Taylor Swift’s 2014 Grammys performance isn’t available online in any official capacity. It’s not on her VEVO account, it’s not on the Grammy’s YouTube page, and it’s not so much as mentioned on GRAMMY.com. That is, I assume, because it is horribly embarrassing. She performs her 2012 song “All Too Well” while seated at a piano and backed by a small choir. Halfway through the performance she decided she regrets enlisting backing vocals and opts to belt over them. She regrets sitting too, and starts flailing her head back and forth, letting her Joni Mitchell hair sweep over the piano keys in a way that isn’t so much distracting as it is totally debilitating. It’s horrible. It’s like watching a video of yourself auditioning for a high school production of Cats. The dress is like a chintzy Halloween costume version of Megara in the Disney animated Hercules. The makeup is too much — purple and pink and navy and silver.

But the song is about Jake Gyllenhaal, and though Taylor Swift is a known liar I fully believe her when she claims that he stole her scarf and keeps it in an air-sealed drawer to remember what “innocence” smells like. The songwriting here cleaves as close to the bone as Swift ever gets, which is generally pretty close!

This is the same year that Swift takes control of her own Tumblr account as a place to post her own counter-narratives, starts spinning herself into the full-blown pop queen that she’ll emerge as with 1989, publicly disses Spotify as a soulless exploiter of art, and reverses her stance on feminism. Any one of these things could be called a calculation, but not the Grammys performance.

As embarrassingly as she behaves, she also looks like someone who’s been given a stage and decided to lay her soul bare on it for the benefit of one person. If it’s hammy and apt to go viral, all the greater are the chances it will make it to that one set of eyes and ears. It’s purposeful self-immolation, and the last time we saw Swift be honest in public. I hope Jake was watching.

2015: Bad Blood!!!

Here is a small selection of 2015 headlines that made not-very-clever plays off of Taylor Swift’s terrible song “Bad Blood.” It should give you a pretty accurate roster of Swift’s mistakes in the sloppiest year of her life.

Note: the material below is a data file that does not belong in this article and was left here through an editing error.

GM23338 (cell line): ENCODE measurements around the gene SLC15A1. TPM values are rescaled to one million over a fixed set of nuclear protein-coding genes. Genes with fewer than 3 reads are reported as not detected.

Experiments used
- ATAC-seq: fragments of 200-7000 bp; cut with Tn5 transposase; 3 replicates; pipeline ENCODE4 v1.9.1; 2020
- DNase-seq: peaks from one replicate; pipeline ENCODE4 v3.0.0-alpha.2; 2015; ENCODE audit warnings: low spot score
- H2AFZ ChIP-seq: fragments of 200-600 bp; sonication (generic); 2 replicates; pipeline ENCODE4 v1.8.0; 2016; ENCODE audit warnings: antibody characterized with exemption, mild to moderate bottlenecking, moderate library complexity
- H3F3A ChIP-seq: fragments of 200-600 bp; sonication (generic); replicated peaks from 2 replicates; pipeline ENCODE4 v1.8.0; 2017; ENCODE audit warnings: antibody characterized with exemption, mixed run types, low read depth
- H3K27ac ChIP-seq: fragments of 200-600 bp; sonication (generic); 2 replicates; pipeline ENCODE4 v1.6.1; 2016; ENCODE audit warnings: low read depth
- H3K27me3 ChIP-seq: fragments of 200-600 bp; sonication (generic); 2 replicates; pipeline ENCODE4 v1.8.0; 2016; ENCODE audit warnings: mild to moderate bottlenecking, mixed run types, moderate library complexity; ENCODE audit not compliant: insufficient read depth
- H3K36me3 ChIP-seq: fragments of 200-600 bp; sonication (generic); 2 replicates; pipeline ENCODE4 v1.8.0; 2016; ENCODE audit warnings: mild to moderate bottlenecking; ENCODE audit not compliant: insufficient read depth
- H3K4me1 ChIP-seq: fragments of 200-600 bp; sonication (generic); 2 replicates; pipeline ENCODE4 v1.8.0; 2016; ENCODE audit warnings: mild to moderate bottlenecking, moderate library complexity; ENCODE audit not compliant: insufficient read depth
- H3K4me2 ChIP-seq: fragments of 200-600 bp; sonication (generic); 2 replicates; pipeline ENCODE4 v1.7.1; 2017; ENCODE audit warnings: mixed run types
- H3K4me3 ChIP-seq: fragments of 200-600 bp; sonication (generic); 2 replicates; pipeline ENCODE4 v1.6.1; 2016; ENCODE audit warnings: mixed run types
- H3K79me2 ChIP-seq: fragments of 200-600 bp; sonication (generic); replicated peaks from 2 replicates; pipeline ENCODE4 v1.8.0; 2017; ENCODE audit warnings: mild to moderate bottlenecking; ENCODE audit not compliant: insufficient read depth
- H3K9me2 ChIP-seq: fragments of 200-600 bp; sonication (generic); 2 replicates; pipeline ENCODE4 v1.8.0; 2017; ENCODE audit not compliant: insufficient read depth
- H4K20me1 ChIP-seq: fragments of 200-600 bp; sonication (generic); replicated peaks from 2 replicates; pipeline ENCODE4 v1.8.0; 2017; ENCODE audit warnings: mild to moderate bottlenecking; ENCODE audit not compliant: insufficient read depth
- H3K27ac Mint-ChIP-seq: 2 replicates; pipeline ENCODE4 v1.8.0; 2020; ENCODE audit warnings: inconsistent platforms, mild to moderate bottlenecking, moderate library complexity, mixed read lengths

In tandem with all of these, she was carrying out the 1989 World Tour, with all the confidence of a skilled military commander. It was the most profitable tour of the year and made $250 million.

Taylor Swift’s profitability has now entered a stratosphere in which it cannot be touched even by a catastrophic collapse of her poise. It’s a phase in which she pens open letters to Apple executives on her Tumblr and gets the rules changed, then sits back while her super-famous boyfriend does battle with Miley Cyrus and Zayn Malik on her behalf. It doesn’t matter that six weeks later she’ll draw every pop blogger into a duel over the state of white feminism and tone policing: she still got the Apple Music streaming cut she wanted, the lucrative ad spots, and the shiny new platform / sponsor for a tour documentary (announced on her 26th birthday as a victory lap).

2016: “This is What You Came For”

Speaking of victory laps: Taylor Swift just performed “This is What You Came For” live for the first time. It’s the song she secretly co-wrote with ex-boyfriend Calvin Harris, then took credit for months later only through “reps.” The whole time that he was fuming about it on Twitter, dissing her for moving on to Tom Hiddleston mere weeks after their break-up, and running from paparazzi so frantically that he nearly took a door off of his SUV, she was silent. But as we’ve been told, she always gets the last word.

From the chorus:

“Baby, this is what you came for

Lightning strikes every time she moves

And everybody’s watching her”

Happy 10th birthday to the world we live in.